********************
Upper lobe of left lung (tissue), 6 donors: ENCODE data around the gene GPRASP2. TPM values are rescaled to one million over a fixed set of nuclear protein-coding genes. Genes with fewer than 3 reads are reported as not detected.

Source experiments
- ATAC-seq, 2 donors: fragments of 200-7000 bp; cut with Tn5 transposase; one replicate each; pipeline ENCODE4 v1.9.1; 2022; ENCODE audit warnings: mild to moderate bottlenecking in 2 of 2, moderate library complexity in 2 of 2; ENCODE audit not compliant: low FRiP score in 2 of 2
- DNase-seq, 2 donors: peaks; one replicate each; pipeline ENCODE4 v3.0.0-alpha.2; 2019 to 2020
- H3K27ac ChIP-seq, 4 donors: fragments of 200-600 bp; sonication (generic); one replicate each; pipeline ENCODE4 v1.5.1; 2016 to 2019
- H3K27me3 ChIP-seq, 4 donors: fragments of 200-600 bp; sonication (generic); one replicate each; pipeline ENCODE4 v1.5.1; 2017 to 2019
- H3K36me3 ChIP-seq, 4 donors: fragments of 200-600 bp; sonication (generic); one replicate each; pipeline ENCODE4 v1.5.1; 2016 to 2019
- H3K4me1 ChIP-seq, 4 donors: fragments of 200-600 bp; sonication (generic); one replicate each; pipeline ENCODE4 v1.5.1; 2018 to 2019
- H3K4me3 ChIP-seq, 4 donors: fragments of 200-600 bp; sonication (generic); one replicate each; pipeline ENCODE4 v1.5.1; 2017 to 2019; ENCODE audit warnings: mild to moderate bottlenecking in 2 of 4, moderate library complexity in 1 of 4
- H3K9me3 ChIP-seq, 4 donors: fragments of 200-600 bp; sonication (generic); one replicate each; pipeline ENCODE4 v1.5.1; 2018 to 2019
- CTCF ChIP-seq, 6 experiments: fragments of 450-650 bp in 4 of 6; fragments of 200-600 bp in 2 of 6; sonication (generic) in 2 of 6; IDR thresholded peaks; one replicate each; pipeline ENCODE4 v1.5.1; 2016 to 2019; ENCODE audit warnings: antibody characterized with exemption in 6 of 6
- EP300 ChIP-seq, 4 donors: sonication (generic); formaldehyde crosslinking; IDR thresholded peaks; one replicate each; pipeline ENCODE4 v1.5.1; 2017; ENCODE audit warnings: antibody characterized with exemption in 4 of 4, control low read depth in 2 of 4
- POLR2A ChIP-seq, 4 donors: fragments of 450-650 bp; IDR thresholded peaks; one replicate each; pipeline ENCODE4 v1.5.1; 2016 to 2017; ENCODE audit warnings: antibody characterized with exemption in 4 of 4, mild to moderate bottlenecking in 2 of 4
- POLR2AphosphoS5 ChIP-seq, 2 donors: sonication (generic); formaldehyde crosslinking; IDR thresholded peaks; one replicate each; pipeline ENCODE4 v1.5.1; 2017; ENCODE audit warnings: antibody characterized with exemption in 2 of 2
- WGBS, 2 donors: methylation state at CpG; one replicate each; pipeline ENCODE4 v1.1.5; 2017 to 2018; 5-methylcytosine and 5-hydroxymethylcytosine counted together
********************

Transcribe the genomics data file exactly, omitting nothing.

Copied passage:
Upper lobe of left lung (tissue), 6 donors: ENCODE data around the gene GPRASP2. TPM values are rescaled to one million over a fixed set of nuclear protein-coding genes. Genes with fewer than 3 reads are reported as not detected.

Source experiments
- ATAC-seq, 2 donors: fragments of 200-7000 bp; cut with Tn5 transposase; one replicate each; pipeline ENCODE4 v1.9.1; 2022; ENCODE audit warnings: mild to moderate bottlenecking in 2 of 2, moderate library complexity in 2 of 2; ENCODE audit not compliant: low FRiP score in 2 of 2
- DNase-seq, 2 donors: peaks; one replicate each; pipeline ENCODE4 v3.0.0-alpha.2; 2019 to 2020
- H3K27ac ChIP-seq, 4 donors: fragments of 200-600 bp; sonication (generic); one replicate each; pipeline ENCODE4 v1.5.1; 2016 to 2019
- H3K27me3 ChIP-seq, 4 donors: fragments of 200-600 bp; sonication (generic); one replicate each; pipeline ENCODE4 v1.5.1; 2017 to 2019
- H3K36me3 ChIP-seq, 4 donors: fragments of 200-600 bp; sonication (generic); one replicate each; pipeline ENCODE4 v1.5.1; 2016 to 2019
- H3K4me1 ChIP-seq, 4 donors: fragments of 200-600 bp; sonication (generic); one replicate each; pipeline ENCODE4 v1.5.1; 2018 to 2019
- H3K4me3 ChIP-seq, 4 donors: fragments of 200-600 bp; sonication (generic); one replicate each; pipeline ENCODE4 v1.5.1; 2017 to 2019; ENCODE audit warnings: mild to moderate bottlenecking in 2 of 4, moderate library complexity in 1 of 4
- H3K9me3 ChIP-seq, 4 donors: fragments of 200-600 bp; sonication (generic); one replicate each; pipeline ENCODE4 v1.5.1; 2018 to 2019
- CTCF ChIP-seq, 6 experiments: fragments of 450-650 bp in 4 of 6; fragments of 200-600 bp in 2 of 6; sonication (generic) in 2 of 6; IDR thresholded peaks; one replicate each; pipeline ENCODE4 v1.5.1; 2016 to 2019; ENCODE audit warnings: antibody characterized with exemption in 6 of 6
- EP300 ChIP-seq, 4 donors: sonication (generic); formaldehyde crosslinking; IDR thresholded peaks; one replicate each; pipeline ENCODE4 v1.5.1; 2017; ENCODE audit warnings: antibody characterized with exemption in 4 of 4, control low read depth in 2 of 4
- POLR2A ChIP-seq, 4 donors: fragments of 450-650 bp; IDR thresholded peaks; one replicate each; pipeline ENCODE4 v1.5.1; 2016 to 2017; ENCODE audit warnings: antibody characterized with exemption in 4 of 4, mild to moderate bottlenecking in 2 of 4
- POLR2AphosphoS5 ChIP-seq, 2 donors: sonication (generic); formaldehyde crosslinking; IDR thresholded peaks; one replicate each; pipeline ENCODE4 v1.5.1; 2017; ENCODE audit warnings: antibody characterized with exemption in 2 of 2
- WGBS, 2 donors: methylation state at CpG; one replicate each; pipeline ENCODE4 v1.1.5; 2017 to 2018; 5-methylcytosine and 5-hydroxymethylcytosine counted together